CSB graduate Thwaites '19 to study Earth's magnetosphere

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May 28, 2019

By Mike Killeen

Jessie Thwaites

Jessie Thwaites (photo by Shannon Govern ’19)

Editor’s note: This feature story on Jessie Thwaites '19 is the first of six feature stories that will appear this summer on the College of Saint Benedict and Saint John’s University website featuring graduates who received awards from the Fulbright U.S. Student Program.

Jessie Thwaites was a senior at ThunderRidge High School in Highlands Ranch, Colorado, when NASA launched the Magnetospheric Multiscale Mission (MMS), an unpiloted space mission to study the Earth's magnetosphere, on March 13, 2015.

Little did she know that just over four years later, she would be studying data from the mission.

Thwaites, who graduated summa cum laude from the College of Saint Benedict May 11 with a degree in physics, received an Austrian Fulbright-Marshall Plan Award for research in Graz, Austria. She will work at the Austrian Institute for Space Sciences (Intitut für Weltraumforschung, or IWF) and will be in Graz for nine months, beginning in September.

She is one of six CSB and Saint John’s University graduates to receive a Fulbright Award for 2019-20, but the only one to receive a Fulbright Research Award.

“MMS is a set of four spacecraft that fly in formation in orbit around Earth to take data about magnetic reconnection in the magnetosphere, which refers to Earth’s magnetic field region of influence,” Thwaites said.

“Magnetic reconnection is a fundamental process, which occurs throughout space that has never been observed in space, so this mission aims to capture this process as it is happening to give physicists a more full understanding of the process itself.”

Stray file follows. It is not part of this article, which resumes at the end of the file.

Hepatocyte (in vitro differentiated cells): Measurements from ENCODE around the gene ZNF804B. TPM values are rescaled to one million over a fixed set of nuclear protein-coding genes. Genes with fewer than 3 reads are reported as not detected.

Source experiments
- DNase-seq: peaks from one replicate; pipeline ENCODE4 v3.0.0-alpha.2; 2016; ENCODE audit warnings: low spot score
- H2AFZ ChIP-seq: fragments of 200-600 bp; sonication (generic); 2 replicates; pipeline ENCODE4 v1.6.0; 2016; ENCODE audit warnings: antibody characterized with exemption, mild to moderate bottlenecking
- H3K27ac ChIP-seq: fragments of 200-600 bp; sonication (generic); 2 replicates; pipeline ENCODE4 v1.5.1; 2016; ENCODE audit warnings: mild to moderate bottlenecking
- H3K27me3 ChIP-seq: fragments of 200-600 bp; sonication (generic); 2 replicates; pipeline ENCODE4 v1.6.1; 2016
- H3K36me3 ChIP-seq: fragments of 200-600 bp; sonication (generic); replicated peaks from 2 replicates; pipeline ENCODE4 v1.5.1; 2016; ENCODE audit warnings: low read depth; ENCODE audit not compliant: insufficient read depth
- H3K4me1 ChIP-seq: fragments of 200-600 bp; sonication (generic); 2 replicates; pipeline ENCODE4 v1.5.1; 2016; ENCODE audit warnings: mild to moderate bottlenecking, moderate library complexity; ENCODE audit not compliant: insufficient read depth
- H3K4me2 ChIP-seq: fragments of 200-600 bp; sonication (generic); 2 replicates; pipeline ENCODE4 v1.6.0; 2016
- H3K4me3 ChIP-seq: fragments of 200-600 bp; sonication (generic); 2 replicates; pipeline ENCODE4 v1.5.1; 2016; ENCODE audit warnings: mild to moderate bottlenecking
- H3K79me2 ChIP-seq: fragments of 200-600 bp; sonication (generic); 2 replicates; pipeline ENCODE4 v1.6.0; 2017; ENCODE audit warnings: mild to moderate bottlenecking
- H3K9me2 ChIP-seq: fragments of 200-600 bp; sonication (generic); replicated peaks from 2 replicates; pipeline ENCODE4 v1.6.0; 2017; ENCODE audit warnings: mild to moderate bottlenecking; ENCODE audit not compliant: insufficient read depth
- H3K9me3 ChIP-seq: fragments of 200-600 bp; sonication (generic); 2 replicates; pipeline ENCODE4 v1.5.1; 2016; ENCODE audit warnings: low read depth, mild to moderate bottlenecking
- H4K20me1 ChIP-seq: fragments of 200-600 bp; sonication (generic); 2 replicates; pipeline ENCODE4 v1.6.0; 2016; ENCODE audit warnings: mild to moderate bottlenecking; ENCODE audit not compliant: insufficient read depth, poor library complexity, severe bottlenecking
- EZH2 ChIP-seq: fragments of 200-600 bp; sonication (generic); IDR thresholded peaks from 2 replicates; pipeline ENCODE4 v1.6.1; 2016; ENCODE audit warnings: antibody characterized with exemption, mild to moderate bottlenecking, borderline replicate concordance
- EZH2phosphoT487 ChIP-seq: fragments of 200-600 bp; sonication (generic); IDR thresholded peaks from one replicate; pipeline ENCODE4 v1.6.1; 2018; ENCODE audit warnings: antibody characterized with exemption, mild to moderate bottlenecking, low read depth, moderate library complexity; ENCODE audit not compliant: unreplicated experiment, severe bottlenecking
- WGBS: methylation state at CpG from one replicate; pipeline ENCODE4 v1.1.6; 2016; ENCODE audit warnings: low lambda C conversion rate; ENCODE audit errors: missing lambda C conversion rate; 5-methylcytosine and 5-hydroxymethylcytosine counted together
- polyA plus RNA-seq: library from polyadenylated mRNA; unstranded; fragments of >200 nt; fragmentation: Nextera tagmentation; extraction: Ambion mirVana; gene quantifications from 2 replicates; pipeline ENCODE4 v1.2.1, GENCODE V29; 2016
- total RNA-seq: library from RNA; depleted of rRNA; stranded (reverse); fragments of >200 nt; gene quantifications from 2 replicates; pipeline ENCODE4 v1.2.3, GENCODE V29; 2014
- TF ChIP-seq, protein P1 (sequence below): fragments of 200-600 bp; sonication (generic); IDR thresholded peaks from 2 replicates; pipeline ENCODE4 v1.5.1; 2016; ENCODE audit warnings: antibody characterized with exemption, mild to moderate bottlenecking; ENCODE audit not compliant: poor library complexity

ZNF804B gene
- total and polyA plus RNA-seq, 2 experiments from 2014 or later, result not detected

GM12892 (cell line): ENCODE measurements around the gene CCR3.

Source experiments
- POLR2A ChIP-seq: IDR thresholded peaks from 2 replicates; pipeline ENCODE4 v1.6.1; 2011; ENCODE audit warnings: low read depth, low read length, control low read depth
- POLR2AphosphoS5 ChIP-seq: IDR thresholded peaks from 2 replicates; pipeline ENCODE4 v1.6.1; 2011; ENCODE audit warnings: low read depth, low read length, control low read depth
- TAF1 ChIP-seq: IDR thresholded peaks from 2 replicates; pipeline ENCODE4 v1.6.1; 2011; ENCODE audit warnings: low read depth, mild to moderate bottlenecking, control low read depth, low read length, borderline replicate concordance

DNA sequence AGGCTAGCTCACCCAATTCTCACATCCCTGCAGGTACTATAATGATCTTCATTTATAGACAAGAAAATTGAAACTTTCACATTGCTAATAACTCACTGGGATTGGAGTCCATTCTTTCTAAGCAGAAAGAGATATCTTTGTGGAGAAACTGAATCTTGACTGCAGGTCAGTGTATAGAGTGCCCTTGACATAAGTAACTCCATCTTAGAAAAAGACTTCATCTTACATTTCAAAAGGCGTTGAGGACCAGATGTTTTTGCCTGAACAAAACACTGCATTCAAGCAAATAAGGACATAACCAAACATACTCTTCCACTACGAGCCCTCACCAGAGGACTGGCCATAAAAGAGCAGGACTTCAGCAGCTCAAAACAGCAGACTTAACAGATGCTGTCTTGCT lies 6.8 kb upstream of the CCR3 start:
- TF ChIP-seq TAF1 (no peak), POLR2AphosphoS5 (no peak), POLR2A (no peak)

A group headed by Dr. Rumi Nakamura at IWF designed and implemented instruments on MMS.

“During my stay with her I could be working with data collected by these instruments,” Thwaites said.

“Dr. Nakamura and her group are at the forefront of the work being done by MMS, and IWF is the largest non-American partner in that mission,” Thwaites added. “This would enable us to better understand the typical conditions of plasma in the magnetosphere.”  

All those factors led Thwaites to apply for the Fulbright research award.

“I applied for a Fulbright because it offers an excellent experience doing research internationally,” Thwaites said. “Science is increasingly becoming a global community, and I believe it is important to develop connections within the international community.”

Her time in Austria is not entirely about research. It’s her second visit to the European country as she studied abroad in Salzburg, Austria, during her sophomore year at CSB.

“Outside of research, I am most excited to be immersed in Austrian culture,” Thwaites said. “I am very excited to go to cultural festivals and meet Austrian people, as well as improve my German skills while in Austria.

“This award is very important to me. It is both a recognition of the work that I have done as undergraduate at CSB and SJU, as well as providing me with countless opportunities in the future,” Thwaites said.

Those connections will help Thwaites as she prepares for a career as a physicist.

“In the future, I will be working with international groups and attending conferences with my international colleagues, and this opportunity would allow me to strengthen international connections in space research,” Thwaites said.

CSB and SJU students interested in applying for a Fulbright Award for the 2020-21 academic year should contact Phil Kronebusch, professor of political science and coordinator of competitive fellowships at CSB and SJU, or Lindsey Gutsch, Program Coordinator for Undergraduate Research, Competitive Fellowships and First-Year Experience.